The Americans Who Tell the Truth project began with art. Part of the reason for that is obvious: I am an artist. And I choose art because it enables me to communicate most profoundly and honestly. When I say communicate, however, I don’t mean that my first concern is communicating with other people. Art allows me to communicate with myself. I paint an image; the image then speaks back to me, informs me of ideas and concerns beyond what I knew I had. The painting becomes a tangible fact in the world whose reality tells its own story. If it tells that story to me, I’m confident it will speak to others.
In the run-up to the Iraq War when I was convinced that many political, military and media figures were lying about the reasons for war, I decided to surround myself with Americans whom I trusted and respected, Americans who had struggled to uphold our fundamental ideals. Truth tellers. I could have written down their names in a notebook. I could have thumbtacked photos of them to a wall. But neither of those acts would have engaged me in a creative process of respect and recognition the way painting a portrait does. Neither would have required prolonged effort, the kind of effort which committed me to do something about this criminal war. To paint a good portrait one must concentrate hard for many days to fully honor the subject of the portrait, to discover a likeness which not only looks like the person, but speaks like the person, radiates something essential about that person, from that unique person. Art requires an investment of critical and loving energy. If that energy is well used, the portrait will speak with critical and loving energy. Other people will feel it. This process is one of the deep mysteries of art making. Done well, a portrait evokes the presence of a person as no other medium can.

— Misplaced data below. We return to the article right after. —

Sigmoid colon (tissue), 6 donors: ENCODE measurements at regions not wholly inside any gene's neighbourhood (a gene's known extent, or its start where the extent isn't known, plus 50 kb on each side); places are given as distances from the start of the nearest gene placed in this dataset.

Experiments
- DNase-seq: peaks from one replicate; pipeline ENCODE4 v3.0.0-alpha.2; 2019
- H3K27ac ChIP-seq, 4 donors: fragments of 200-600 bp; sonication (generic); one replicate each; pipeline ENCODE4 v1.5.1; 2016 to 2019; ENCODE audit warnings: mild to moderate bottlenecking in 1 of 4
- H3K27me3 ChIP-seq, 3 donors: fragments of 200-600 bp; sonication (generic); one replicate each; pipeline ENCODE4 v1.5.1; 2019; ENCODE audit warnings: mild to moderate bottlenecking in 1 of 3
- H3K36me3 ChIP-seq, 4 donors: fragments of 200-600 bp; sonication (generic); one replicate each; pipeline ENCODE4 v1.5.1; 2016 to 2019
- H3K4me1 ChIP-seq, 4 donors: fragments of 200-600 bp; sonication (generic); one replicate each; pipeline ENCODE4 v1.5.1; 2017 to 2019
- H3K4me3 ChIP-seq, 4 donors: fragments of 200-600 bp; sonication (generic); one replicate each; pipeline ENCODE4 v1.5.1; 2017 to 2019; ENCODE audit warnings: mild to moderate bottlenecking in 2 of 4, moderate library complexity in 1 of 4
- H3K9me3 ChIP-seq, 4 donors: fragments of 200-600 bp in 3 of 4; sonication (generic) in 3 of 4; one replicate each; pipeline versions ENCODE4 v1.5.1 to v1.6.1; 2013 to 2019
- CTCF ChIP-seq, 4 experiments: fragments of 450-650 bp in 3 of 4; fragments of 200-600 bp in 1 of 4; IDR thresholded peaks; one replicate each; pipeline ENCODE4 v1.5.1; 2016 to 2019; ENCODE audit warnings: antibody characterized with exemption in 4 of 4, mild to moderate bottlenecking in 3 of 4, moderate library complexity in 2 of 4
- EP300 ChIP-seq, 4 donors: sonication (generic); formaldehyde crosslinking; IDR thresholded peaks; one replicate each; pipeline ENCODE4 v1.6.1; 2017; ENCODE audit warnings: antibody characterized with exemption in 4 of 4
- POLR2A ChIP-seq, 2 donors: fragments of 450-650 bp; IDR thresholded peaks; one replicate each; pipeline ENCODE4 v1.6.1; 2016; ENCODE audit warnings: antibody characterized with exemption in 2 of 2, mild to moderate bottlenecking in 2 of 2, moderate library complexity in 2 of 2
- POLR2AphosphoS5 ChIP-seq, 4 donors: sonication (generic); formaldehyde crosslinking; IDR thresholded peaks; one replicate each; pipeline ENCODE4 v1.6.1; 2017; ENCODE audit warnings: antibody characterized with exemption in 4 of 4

I did not want to feel totally alienated from my own country as the patriotic fervor grew for war. Among my gradually increasing collection of portraits, I found a community, a seemingly living community, where I felt consoled and empowered. I felt at home. Art can do that, bring you home.
Good art takes time. No matter how urgent the issues may be, the most lasting communication will be the most artful, art that strives for beauty and meaning and is willing to take the time to discover them. It was my determination that slowly building a community, portrait by portrait, of Americans who have fought for racial, economic, social and environmental justice would be the most persuasive and educationally useful thing I could do. Their power may be their invitation to a moment of contemplation, the permission they give viewers to stop and think, to agree or disagree, at the same time requiring that they acknowledge the humanity of the person represented before them. If the art can embody the truth of the person, the viewer may be willing to consider the truth of the subject’s words.
The contemplation, the permission, the humanity are all enhanced by the attempt to make real art. Having high standards for our art making shows that we respect the subjects, the viewers and ourselves.